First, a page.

For most public transportation, closed-circuit television (CCTV) is installed for safety and security businesses. Transport cards are also used on most of these public transports for ease of payment, this offers a hassle-free environment for the populace, visitors and tourists. Strict regulations also avail the government the opportunity to monitor many of these services, ensure accountability on the part of the operators and monitor service trends. For instance, in the UAE just in a year, there were around 600 million rides on public transport (in a city of 3 million people). This is an indication of the rate of conversion to the public system by visitors and residents in a region that used to be primarily private vehicle-driven.
This is an indication that individuals move with ease and travel on public transportation because they are timely, affordable and adequately available. With such a system in place, businesses can make projections and enjoy a reliable supply chain, with no uncontrollable logistic issues. With this experience, I have a strong conviction that there is a direct relationship between the development of the transport system and the ease of doing business in any country.
In fact, without a doubt, it is easy to conclude that transportation can be a useful criterion for measuring development in a country. If it is made efficient, it must impact positively on the economic development of a country and also improve the performance of businesses in that country. It is no brainer or magic that such a system can happen in Nigeria, with improved regulation, reduction of informality with sufficient investments in the sector.
Even though in Nigeria it has been a situation of hectic traffic congestion even at the ports, poorly maintained roads, overstressed railways, underutilisation of the waterways, long hours of waiting to have access, inadequate infrastructure, there should be a concerted effort to raise the percentage of public transportation, expand the modes and offer a stricter regulatory regime. For safety and security reasons the ease of entry into the sector by informal transport operators need to be reviewed because it appears that is majorly the issue. Government entry barriers are obstacles that can make it difficult for an individual or business to operate in the sector, such as what is available in the aviation industry.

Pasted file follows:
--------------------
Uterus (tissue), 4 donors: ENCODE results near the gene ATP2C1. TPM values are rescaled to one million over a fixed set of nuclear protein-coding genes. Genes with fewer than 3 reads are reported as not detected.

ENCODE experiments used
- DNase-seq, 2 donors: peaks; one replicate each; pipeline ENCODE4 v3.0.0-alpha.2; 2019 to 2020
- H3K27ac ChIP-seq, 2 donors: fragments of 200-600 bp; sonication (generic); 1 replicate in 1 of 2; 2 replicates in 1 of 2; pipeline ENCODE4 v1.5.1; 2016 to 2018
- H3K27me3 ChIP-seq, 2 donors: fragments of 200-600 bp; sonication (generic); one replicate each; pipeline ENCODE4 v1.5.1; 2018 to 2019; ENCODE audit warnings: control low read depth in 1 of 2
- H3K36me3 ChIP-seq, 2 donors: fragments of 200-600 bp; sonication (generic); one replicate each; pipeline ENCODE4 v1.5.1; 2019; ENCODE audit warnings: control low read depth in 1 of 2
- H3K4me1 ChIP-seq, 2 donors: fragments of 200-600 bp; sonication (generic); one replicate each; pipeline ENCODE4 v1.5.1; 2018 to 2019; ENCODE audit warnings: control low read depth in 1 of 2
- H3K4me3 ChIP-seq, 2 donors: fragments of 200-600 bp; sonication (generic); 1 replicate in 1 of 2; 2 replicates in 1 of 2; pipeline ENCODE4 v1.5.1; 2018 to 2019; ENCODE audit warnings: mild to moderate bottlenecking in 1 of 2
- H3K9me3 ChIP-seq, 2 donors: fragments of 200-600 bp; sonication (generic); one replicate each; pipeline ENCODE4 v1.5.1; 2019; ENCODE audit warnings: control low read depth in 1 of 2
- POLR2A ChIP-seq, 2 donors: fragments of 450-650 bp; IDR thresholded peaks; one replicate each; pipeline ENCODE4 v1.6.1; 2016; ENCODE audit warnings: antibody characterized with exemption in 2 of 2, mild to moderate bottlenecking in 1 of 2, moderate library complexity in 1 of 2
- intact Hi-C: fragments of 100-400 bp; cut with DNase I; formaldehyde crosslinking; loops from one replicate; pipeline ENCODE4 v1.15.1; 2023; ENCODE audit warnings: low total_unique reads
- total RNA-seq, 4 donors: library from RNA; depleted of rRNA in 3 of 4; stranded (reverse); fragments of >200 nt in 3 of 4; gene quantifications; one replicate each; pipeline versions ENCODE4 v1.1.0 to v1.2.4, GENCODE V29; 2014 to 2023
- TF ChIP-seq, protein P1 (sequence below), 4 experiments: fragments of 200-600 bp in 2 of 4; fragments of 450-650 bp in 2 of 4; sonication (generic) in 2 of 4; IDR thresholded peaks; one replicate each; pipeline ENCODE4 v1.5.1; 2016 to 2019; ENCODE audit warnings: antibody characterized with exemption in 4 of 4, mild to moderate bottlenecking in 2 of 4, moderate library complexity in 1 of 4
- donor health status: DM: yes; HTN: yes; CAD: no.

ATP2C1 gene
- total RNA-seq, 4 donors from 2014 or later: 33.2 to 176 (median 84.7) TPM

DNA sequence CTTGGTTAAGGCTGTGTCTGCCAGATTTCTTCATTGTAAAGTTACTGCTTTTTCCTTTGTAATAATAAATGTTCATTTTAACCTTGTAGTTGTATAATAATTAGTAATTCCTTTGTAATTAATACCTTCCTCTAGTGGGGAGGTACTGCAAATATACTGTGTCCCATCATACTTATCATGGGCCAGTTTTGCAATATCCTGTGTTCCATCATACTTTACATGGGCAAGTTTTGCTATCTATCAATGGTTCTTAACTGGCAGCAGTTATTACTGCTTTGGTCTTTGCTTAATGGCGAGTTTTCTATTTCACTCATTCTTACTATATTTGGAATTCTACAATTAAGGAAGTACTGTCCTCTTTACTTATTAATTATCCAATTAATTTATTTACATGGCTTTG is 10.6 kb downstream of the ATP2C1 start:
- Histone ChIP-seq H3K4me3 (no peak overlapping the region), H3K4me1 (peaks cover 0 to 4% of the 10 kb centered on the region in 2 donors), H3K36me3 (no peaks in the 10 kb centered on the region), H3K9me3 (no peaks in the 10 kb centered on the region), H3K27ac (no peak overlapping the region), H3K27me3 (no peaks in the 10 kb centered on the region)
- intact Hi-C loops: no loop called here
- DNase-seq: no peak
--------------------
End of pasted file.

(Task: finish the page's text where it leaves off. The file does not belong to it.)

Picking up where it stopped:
It is important to improve policies and regulations in transport services, expand transportation networks to achieve large-scale economic growth and modernisation. Although it can be argued, effective transportation can alleviate the level of poverty in the country because the current chaotic congestions on the roads and in the ports are essentially aiding market failures and hindering the ease of doing business in the country which are enablers of business closures and impoverishment. Hence when transportation is effective and efficient, businesses will be able to make adequate projections, improve production, produce faster, reach consumers faster, attend business meetings promptly and all these stimulate the economy, create jobs, and can reduce poverty.
Truthfully, the transportation sector can offer the needed diversification of the revenue generation drive of the government. I am aware that the current public debt of the country is around 38 trillion Naira according to figures released by the Debt Management Office (DMO) and this is mainly due to revenue challenges. In my opinion, an effectively regulated and efficient transportation system can be revenue-yielding for the government.
In conclusion, it is also important to note that an improved transportation mode, whether air, rail or water networks, and the expansion of road networks can increase economic productivity, cut the cost of production and enhance the ease of doing business in the country. For thinkers, the issues mentioned above can adequately present mind-blowing opportunities, particularly for investors and businesses. To this end, businesses and individuals can have better mobility, access and livelihood. Good luck.
•Dr Timi Olubiyi is an Entrepreneurship and Business Management expert